After a great experience at Ripken Stadium in Aberdeen, it was time to take a step up the Baltimore Orioles organizational food chain with a stop in Bowie, MD. Pronounced “Boowie,” this team is called the Baysox, plays at Prince George’s Stadium and is the AA affiliate of the Orioles. They play in the Eastern League, and this is the fourth Eastern League ballpark I’ve visited. (I should hit five more later this summer.)
As great as baseball road trips are, I’ve found in the past it’s easy to experience a bit of a letdown three or four days in. There’s lots of driving, lots of ballpark food and late nights. Sometimes, all this can combine to make you feel a little lethargic, and I was determined not to have that happen in Bowie.
I found the stadium easily, parked for free and took a quick shot of the front:
Then, I took my usual walk behind the outfield fence to try to find a ball. Up to this point, I’d gotten at least one ball in each of my three games and 10 total. It’d be nice to keep that streak intact for a few days longer.
On my way back, I could see the action on the field:
I stopped briefly to take a shot of the players’ lot:
Then, quickly found two balls; an Eastern League one and an MLB one:
Further searching yielded nothing, so I returned to the front of the stadium, took this photo and bought my ticket:
The pavilion in front of the ballpark was pretty crowded. Why? Because it was a team signing day; everyone but the starting pitcher was set up at tables throughout the concourse, and you could walk from table to table to get autographs. Pretty cool. Here’s what it looked like:
This is another reason I love Minor League Baseball. If this type of promotion happened in the Bigs, the place would be bonkers. You’d get about two autographs in an hour, and spend the rest of the time crammed in line and being jostled by annoying, middle-aged men trying to get autographs to sell on eBay. Here, you get the chance to talk to the players if you like, line up for about 15 seconds per guy, and move on. It’s perfect.
I got the entire team (except the starting pitcher) on a ball, which I’ll photograph and blog about at a later date. The guys were pretty friendly, especially manager Gary Kendall, who I talked to for a few minutes. I was wearing my Aberdeen IronBirds cap, and he managed the IronBirds over the last few seasons, so we talked about that. The team also has former Big Leaguers Denny Hocking and Einar Diaz as coaches.
After the signing, I went out onto the field, which was open for fans until 45 minutes before first pitch. This is the second field I’ve been on this summer; the first was in Erie, another Eastern League team. Fans were playing catch and it was neat to walk around out there:
Just before the time was up, I went back up to get a shot of the crowded playing surface:
With some time to kill before first pitch, I took in the various sights of the stadium, including a kids’ play area, complete with inflatable games and a merry-go-round:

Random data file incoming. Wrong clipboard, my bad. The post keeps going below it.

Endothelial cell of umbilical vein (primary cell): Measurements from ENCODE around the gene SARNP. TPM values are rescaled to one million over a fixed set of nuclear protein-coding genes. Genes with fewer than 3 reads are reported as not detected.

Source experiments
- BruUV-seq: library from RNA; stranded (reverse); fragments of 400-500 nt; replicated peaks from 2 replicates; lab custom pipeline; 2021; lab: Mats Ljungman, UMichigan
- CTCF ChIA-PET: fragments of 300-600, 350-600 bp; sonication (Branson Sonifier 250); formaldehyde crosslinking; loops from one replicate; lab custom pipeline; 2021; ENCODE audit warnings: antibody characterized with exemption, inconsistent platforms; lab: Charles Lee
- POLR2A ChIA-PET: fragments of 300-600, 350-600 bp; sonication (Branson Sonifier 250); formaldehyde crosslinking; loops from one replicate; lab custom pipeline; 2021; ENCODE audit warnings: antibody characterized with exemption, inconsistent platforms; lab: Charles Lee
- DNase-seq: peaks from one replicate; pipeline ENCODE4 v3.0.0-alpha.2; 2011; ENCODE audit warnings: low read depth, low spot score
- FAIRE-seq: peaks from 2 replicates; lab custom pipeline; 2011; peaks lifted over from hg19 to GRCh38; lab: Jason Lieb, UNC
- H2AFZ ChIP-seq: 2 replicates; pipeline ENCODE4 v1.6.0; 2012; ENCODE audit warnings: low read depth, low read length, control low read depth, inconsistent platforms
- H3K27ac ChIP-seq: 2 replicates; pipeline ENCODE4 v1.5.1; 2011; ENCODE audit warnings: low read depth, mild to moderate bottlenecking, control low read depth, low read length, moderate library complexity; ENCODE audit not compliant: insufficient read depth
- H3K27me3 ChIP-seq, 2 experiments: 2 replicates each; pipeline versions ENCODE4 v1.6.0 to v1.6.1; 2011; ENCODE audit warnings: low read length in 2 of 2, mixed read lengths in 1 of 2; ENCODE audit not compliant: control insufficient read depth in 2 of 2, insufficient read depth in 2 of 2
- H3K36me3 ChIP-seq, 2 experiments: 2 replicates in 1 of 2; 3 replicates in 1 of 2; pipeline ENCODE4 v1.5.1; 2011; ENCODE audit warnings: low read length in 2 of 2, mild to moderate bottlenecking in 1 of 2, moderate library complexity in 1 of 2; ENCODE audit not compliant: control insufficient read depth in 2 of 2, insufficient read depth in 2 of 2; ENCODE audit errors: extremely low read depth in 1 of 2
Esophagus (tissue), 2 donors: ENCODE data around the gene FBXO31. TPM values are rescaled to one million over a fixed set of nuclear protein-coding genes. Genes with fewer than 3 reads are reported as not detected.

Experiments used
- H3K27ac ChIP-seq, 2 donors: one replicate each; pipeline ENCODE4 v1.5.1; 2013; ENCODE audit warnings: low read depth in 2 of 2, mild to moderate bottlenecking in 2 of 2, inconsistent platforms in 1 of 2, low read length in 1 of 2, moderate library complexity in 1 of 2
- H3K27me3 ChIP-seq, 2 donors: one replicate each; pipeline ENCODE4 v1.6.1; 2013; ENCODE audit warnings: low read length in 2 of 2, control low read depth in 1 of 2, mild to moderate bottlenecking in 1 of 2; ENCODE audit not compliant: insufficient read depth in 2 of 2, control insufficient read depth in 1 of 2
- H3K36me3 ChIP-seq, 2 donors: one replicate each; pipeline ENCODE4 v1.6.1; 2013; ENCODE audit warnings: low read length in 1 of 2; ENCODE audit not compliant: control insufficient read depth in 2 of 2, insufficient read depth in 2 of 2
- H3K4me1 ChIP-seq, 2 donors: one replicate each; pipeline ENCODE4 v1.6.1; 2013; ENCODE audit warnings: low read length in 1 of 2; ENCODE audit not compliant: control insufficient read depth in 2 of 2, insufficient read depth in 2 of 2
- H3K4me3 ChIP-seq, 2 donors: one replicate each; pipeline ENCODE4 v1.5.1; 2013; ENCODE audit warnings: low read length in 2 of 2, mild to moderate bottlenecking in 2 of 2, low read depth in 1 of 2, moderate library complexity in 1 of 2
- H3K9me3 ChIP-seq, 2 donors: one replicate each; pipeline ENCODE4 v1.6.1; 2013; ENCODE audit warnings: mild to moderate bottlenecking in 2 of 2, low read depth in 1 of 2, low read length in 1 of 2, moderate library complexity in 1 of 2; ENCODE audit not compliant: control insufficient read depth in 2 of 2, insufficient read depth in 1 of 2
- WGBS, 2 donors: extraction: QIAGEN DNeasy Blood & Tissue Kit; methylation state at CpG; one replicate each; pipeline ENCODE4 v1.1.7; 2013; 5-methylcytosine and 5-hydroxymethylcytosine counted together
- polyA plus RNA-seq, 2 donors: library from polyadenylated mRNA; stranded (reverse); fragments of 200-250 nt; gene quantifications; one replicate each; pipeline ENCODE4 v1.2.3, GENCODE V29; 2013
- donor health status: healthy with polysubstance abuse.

Today’s opponent was the Binghamton Mets, a team I’ll see on the last day of this current road trip. A few of the guys were signing and others were warming up, so I went to check it out. This is Allan Dykstra (no relation to Lennie):
And this is Jordany Valdespin. I’m pleased with how this photo turned out:
Finally, here’s manager Wally Backman, who played for the Mets in the 1980s:
Today’s weather was hot and sunny, so I wanted to stay in the shade as much as possible. There isn’t a ton of it at Prince George’s Stadium, but I found a covered picnic area down the third base line. It was mostly empty, and I just sat on a table with a good view of the action:
After a while, I took a wander back around the ballpark to watch from behind home plate:
It was after 3 p.m., and I still hadn’t had lunch. Don’t get me wrong — ballpark food is cool. But after eating it daily for a few days, you get to start dreading it. A lot of it’s tasty, but most of it so heavy that it gets a bit gross after a while. That said, I was curious about the cheese-stuffed, Old Bay-covered pretzel. I love Old Bay seasoning, and in prime seafood territory, it was cool they used the seasoning even without seafood. I’m happy to report this was a tasty snack:
The sun started to subside around the fifth inning, so I went down to field level and found a spot down the third base line with this view:
Once there, I just relaxed and watched the game. I’d made good notes for my website earlier, as the gates opened 1.5 hours before first pitch because of the autograph signing. As a result, I had a lot of time to just enjoy some baseball, which is exactly what I did. After the game, kids and parents were allowed to run the bases, though I resisted the temptation.
I took one last look around the stadium, noting a neat feature. The press box area is open, and relatively low to the field. As there’s no window protecting it, the wall in front of the desks has seen some damage from foul balls:
A unique touch!
Right after the game, I made the drive north to Hagerstown, MD. I didn’t have a game planned until the following day, when I’d head to Municipal Stadium to catch teen phenom Bryce Harper!